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The Michelin Guide has consistently awarded more stars to Tokyo dining establishments than any other city in the world. I created this blog as my personal Tokyo restaurant guide, but I hope you will also enjoy reading it. If you have been to any of the same places feel free to leave some comments about your own experiences.

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Sunday, 21 September 2008

Au Goût Du Jour, Yonbancho オー・グー・ドゥ・ジュール 四番町

Au Goût Du Jour is a modern style French restaurant in Yonbancho (not far from Ichigaya). The modern interior features framed pieces of used cardboard which, although kind of unique, didn't really communicate any artistic merit to me. For 2,800 you can order a lunch set which includes an entree, main and dessert. There are more expensive menus that feature more food - but for lunch I think three courses are usually enough.

The service is good, although I did find the way that the waiter went through the specials of the day and the different permutations of the menu to be a touch robotic (and hard to remember). Maybe it was because I watched "Blade Runner" again the previous evening that I had replicant robots on my mind...

I started lunch with a glass of Heidsieck & Co Monopole champagne which was slightly sweet and very easy to drink. This was followed by an entree of scallop with ricotta gnocci. This was quite subtle in flavour, but I found the serving a little small. My dining partner highly praised his salade de charcuterie which appeared more substantial. For the main there was a choice of fish or meat, and we both opted for the porc haché Parmentier style, which was served with a mushroom, green chilli and Okinawan okra. Although my dining partner was very happy with this dish, I thought it tasted just like Spam and potato with some pesto. The veges were quite nice though. Dessert was a rosemary chocolate mousse cake with mango ice cream, which was also quite nice.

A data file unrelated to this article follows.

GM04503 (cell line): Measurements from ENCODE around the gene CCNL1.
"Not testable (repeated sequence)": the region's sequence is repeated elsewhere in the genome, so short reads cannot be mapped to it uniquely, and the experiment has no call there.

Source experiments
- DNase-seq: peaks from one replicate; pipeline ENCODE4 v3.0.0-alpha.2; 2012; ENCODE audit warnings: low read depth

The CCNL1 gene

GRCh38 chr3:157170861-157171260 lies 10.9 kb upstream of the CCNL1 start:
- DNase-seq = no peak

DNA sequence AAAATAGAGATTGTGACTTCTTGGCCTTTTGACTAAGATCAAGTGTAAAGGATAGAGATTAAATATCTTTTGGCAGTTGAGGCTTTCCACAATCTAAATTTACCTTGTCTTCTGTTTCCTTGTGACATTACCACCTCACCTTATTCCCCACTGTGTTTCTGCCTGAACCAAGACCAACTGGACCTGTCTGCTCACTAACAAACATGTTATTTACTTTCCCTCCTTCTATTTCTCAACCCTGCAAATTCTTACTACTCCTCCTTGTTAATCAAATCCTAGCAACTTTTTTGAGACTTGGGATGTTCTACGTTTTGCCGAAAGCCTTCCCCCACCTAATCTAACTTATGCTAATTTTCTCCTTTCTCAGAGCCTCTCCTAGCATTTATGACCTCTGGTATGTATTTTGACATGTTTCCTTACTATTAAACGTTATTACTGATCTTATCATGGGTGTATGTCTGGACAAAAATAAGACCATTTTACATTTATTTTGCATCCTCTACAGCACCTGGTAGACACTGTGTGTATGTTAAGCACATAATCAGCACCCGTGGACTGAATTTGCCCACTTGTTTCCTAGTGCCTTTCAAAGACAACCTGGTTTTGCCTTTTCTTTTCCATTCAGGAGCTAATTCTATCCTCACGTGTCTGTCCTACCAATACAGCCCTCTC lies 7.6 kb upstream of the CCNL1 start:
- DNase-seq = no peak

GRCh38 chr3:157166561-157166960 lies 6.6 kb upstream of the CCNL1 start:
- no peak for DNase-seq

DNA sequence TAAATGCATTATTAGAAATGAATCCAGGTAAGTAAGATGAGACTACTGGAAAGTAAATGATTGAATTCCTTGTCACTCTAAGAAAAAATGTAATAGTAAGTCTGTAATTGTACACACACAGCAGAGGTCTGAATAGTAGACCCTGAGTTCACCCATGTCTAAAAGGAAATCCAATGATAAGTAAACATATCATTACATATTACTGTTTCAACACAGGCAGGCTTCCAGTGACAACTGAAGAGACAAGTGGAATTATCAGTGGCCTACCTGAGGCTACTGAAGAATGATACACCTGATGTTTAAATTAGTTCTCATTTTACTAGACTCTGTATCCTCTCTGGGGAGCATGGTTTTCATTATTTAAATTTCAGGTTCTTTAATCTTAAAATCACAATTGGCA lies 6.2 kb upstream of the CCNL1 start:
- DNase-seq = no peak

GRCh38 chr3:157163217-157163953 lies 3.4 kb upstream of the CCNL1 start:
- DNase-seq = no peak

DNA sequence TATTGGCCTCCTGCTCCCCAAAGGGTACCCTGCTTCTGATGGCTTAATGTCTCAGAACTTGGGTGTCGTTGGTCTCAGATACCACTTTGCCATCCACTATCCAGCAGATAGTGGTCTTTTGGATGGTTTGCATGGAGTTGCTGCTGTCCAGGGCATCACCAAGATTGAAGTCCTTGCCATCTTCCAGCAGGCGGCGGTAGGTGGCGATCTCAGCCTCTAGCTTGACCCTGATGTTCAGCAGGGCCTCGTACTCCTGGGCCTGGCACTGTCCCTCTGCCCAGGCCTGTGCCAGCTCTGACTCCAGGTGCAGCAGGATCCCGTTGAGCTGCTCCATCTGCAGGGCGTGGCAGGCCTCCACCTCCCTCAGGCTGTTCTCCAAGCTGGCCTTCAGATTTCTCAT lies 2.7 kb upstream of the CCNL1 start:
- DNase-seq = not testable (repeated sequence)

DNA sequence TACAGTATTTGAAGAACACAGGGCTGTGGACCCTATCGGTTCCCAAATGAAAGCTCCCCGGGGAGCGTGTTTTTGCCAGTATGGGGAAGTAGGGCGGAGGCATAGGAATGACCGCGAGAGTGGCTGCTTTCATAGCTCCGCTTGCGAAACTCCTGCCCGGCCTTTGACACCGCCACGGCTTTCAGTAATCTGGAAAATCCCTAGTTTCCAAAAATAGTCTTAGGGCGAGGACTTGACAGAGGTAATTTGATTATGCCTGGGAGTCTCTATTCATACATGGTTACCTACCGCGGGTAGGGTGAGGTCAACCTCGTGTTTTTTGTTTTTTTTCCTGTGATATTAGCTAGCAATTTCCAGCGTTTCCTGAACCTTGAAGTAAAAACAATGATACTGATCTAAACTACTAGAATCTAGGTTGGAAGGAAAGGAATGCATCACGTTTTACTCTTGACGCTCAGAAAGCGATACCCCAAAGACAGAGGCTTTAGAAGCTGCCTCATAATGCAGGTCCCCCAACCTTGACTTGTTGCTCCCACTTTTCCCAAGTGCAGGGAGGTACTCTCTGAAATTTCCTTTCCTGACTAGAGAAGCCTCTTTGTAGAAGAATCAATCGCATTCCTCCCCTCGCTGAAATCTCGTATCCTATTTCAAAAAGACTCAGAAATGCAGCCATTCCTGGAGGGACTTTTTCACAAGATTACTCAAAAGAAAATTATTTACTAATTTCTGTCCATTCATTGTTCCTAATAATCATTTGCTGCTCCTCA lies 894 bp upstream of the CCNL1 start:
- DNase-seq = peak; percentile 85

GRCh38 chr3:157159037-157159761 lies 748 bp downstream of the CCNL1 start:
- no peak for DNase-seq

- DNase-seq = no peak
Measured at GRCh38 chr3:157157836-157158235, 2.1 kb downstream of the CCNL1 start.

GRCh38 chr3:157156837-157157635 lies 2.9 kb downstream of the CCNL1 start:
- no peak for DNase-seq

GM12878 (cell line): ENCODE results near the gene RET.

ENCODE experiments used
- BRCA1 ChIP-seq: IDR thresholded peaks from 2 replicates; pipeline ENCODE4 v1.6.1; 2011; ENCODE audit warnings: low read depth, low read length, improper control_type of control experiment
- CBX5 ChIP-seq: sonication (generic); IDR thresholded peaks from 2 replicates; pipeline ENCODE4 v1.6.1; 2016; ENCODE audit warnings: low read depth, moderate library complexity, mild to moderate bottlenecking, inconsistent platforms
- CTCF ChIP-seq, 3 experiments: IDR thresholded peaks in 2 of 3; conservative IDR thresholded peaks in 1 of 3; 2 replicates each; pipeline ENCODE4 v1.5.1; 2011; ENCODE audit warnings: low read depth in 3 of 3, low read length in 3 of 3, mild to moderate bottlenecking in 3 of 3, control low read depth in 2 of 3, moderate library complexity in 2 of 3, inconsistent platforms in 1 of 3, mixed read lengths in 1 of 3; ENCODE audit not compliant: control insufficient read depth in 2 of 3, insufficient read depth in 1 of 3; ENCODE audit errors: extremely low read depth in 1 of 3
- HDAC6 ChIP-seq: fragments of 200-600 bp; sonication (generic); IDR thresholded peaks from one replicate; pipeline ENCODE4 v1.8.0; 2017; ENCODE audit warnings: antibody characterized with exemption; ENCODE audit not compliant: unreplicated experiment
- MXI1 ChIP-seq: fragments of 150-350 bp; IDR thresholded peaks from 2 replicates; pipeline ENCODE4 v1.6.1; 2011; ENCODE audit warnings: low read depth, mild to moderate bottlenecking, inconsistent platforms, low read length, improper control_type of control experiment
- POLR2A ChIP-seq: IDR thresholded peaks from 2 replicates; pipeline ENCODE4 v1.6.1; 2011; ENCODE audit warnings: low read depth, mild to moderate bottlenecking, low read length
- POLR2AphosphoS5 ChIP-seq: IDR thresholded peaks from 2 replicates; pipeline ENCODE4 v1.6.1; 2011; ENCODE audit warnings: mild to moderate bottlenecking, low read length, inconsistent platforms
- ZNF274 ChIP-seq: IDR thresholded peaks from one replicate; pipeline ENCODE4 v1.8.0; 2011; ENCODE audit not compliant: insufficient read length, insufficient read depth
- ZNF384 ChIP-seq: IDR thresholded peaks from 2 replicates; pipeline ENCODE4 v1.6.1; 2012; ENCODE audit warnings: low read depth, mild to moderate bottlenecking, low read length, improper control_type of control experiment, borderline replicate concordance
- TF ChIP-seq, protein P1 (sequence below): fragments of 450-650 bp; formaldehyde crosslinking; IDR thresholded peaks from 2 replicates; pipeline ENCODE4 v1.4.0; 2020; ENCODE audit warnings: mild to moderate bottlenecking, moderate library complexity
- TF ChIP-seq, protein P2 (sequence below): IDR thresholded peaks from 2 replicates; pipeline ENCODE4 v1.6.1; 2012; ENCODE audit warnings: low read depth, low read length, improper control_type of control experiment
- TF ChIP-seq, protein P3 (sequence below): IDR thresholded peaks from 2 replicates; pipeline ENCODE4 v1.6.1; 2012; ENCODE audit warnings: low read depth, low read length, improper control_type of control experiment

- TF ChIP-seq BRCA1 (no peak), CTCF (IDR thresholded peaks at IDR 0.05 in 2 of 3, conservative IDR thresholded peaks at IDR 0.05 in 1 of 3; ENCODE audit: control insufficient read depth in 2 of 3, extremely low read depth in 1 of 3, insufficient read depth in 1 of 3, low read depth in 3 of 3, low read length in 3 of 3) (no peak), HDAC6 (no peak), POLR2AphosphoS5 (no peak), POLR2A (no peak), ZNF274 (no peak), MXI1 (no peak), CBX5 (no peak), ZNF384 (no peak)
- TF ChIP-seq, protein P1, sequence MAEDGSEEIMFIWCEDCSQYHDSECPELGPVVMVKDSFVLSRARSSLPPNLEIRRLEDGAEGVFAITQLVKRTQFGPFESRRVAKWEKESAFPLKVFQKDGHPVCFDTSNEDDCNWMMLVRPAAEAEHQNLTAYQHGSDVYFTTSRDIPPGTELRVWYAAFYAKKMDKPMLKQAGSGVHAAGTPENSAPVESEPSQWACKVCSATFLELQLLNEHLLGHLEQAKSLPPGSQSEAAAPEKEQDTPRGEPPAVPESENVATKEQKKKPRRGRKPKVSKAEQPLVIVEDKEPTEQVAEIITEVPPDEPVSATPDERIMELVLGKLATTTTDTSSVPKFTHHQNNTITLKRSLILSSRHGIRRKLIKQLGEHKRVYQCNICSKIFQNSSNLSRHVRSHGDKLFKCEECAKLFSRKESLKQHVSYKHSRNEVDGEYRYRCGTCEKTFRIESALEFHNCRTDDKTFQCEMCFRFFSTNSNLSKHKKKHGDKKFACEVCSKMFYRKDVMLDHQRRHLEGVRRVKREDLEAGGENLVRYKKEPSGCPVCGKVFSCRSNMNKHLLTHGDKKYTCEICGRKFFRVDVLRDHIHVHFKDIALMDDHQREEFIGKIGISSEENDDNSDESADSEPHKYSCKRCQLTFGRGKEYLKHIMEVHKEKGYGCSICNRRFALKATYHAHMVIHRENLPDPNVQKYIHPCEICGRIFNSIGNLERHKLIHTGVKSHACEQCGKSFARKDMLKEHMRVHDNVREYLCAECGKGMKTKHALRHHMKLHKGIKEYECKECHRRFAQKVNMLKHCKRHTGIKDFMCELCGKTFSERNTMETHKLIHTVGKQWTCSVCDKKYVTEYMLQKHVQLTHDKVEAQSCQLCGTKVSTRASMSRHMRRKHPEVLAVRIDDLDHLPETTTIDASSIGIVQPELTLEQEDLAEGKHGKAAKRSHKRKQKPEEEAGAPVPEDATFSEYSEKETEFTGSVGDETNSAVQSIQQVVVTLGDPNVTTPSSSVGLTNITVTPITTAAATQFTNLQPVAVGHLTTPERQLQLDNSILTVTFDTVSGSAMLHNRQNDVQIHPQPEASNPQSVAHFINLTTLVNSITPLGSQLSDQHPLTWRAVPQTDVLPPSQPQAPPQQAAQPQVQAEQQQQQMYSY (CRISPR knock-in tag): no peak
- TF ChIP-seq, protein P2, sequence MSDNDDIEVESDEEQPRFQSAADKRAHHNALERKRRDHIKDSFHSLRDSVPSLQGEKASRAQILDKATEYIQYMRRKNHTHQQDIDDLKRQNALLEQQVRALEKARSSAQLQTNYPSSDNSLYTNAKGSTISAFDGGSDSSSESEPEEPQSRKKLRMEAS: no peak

Overall, Au Goût Du Jour is quite a polished establishment but I think the food could be razzed up a notch or two. They're sailing dangerously close to the (admittedly high) average in this town.

Tel: 03-5213-3005

Saturday, 20 September 2008

Chez Azuma, Daikanyama シェ・アズマ 代官山

Chez Azuma is a pleasant little French restaurant in Daikanyama not too far from Namikibashi. I recently enjoyed a Sunday lunch there, sharing the experience with a range of different diners - from a family taking their son out for his birthday, to an older couple enjoying lunch together, a pair of OLs and a yuppie couple. What a quaint little mix of respectable Tokyoites!

The menu is stock-standard French, featuring all the standards such as duck confit, foie gras, rillette etc. My dining partner and I ordered the 2,800 yen lunch menu which along with bread and a fairly average rillette offers a soup or and entree, main and dessert.

I ordered the onion soup for my entree, while my dining partner ordered the foie gras. The onion soup was rich and beautifully finished in the oven and I kept on burning my fingers trying to pick the cheese off the sides (I'm clearly quite a bit less respectable than the other patrons). The foie gras looked nice but it came with apple sauce, which I'm not crazy about as my mother used to always try to make me eat with with her roast pork.

For the main I ordered the duck confit, which came with baked potatoes and whole garlic which went down rather easily. My dining partner ordered fish which looked nice enough but didn't generate too many pangs of envy. Dessert was a rather small dish of ice cream, chocolate mouse and chocolate cake.

Although the food is perfectly good and the service very pleasant I think the meal lacked a certain value for the money. I was the only one drinking but after I had an aperitif of champagne and a glass of white wine (neither of which was shown to me) the bill for two of us came to 8,000 yen. This is not a rip-off but neither is it good value for money for a very standard meal.